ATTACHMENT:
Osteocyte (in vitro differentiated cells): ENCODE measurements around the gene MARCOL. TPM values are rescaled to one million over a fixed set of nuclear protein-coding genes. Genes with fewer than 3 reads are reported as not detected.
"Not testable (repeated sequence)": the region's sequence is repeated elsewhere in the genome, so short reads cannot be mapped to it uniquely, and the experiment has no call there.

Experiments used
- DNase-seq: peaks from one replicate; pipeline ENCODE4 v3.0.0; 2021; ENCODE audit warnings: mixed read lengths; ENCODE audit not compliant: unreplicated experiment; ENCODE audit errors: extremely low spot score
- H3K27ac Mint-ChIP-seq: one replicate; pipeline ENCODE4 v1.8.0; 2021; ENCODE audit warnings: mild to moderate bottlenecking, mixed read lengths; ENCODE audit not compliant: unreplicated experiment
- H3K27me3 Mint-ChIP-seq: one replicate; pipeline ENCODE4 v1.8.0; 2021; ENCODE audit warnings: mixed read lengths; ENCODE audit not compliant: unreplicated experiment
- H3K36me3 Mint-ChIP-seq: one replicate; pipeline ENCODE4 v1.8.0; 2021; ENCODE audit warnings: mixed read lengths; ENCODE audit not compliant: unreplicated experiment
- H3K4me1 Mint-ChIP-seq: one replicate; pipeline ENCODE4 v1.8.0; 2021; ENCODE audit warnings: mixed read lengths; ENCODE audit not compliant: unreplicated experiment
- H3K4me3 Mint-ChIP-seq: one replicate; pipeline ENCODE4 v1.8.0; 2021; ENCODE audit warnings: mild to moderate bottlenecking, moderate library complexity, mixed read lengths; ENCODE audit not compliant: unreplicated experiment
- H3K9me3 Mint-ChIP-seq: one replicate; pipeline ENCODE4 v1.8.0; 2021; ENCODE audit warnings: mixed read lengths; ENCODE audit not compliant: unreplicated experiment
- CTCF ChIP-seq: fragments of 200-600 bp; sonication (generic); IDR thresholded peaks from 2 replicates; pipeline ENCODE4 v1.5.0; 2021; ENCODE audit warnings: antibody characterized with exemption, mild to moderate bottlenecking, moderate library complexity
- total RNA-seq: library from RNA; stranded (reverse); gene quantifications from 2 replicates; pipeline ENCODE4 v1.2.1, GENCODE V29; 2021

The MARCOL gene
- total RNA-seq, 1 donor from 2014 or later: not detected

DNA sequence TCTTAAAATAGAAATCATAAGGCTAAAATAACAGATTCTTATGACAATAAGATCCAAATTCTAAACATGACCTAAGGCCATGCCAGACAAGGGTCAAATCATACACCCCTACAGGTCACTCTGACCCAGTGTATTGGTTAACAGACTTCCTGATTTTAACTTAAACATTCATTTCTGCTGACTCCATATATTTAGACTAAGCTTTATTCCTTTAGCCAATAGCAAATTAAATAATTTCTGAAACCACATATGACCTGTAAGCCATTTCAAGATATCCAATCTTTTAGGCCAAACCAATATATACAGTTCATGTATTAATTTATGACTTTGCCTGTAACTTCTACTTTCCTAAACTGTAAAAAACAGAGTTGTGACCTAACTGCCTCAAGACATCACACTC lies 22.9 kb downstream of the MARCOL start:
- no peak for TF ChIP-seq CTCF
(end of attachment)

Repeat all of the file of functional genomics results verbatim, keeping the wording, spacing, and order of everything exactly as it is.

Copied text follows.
Osteocyte (in vitro differentiated cells): ENCODE measurements around the gene MARCOL. TPM values are rescaled to one million over a fixed set of nuclear protein-coding genes. Genes with fewer than 3 reads are reported as not detected.
"Not testable (repeated sequence)": the region's sequence is repeated elsewhere in the genome, so short reads cannot be mapped to it uniquely, and the experiment has no call there.

Experiments used
- DNase-seq: peaks from one replicate; pipeline ENCODE4 v3.0.0; 2021; ENCODE audit warnings: mixed read lengths; ENCODE audit not compliant: unreplicated experiment; ENCODE audit errors: extremely low spot score
- H3K27ac Mint-ChIP-seq: one replicate; pipeline ENCODE4 v1.8.0; 2021; ENCODE audit warnings: mild to moderate bottlenecking, mixed read lengths; ENCODE audit not compliant: unreplicated experiment
- H3K27me3 Mint-ChIP-seq: one replicate; pipeline ENCODE4 v1.8.0; 2021; ENCODE audit warnings: mixed read lengths; ENCODE audit not compliant: unreplicated experiment
- H3K36me3 Mint-ChIP-seq: one replicate; pipeline ENCODE4 v1.8.0; 2021; ENCODE audit warnings: mixed read lengths; ENCODE audit not compliant: unreplicated experiment
- H3K4me1 Mint-ChIP-seq: one replicate; pipeline ENCODE4 v1.8.0; 2021; ENCODE audit warnings: mixed read lengths; ENCODE audit not compliant: unreplicated experiment
- H3K4me3 Mint-ChIP-seq: one replicate; pipeline ENCODE4 v1.8.0; 2021; ENCODE audit warnings: mild to moderate bottlenecking, moderate library complexity, mixed read lengths; ENCODE audit not compliant: unreplicated experiment
- H3K9me3 Mint-ChIP-seq: one replicate; pipeline ENCODE4 v1.8.0; 2021; ENCODE audit warnings: mixed read lengths; ENCODE audit not compliant: unreplicated experiment
- CTCF ChIP-seq: fragments of 200-600 bp; sonication (generic); IDR thresholded peaks from 2 replicates; pipeline ENCODE4 v1.5.0; 2021; ENCODE audit warnings: antibody characterized with exemption, mild to moderate bottlenecking, moderate library complexity
- total RNA-seq: library from RNA; stranded (reverse); gene quantifications from 2 replicates; pipeline ENCODE4 v1.2.1, GENCODE V29; 2021

The MARCOL gene
- total RNA-seq, 1 donor from 2014 or later: not detected

DNA sequence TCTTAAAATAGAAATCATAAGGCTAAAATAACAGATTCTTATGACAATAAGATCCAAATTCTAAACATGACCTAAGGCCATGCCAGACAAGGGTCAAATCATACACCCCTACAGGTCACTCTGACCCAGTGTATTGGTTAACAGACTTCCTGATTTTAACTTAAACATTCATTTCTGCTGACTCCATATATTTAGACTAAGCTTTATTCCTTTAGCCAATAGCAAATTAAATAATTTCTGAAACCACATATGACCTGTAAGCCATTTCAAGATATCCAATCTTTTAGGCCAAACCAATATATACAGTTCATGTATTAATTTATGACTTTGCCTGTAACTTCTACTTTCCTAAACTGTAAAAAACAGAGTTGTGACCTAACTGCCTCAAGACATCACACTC lies 22.9 kb downstream of the MARCOL start:
- no peak for TF ChIP-seq CTCF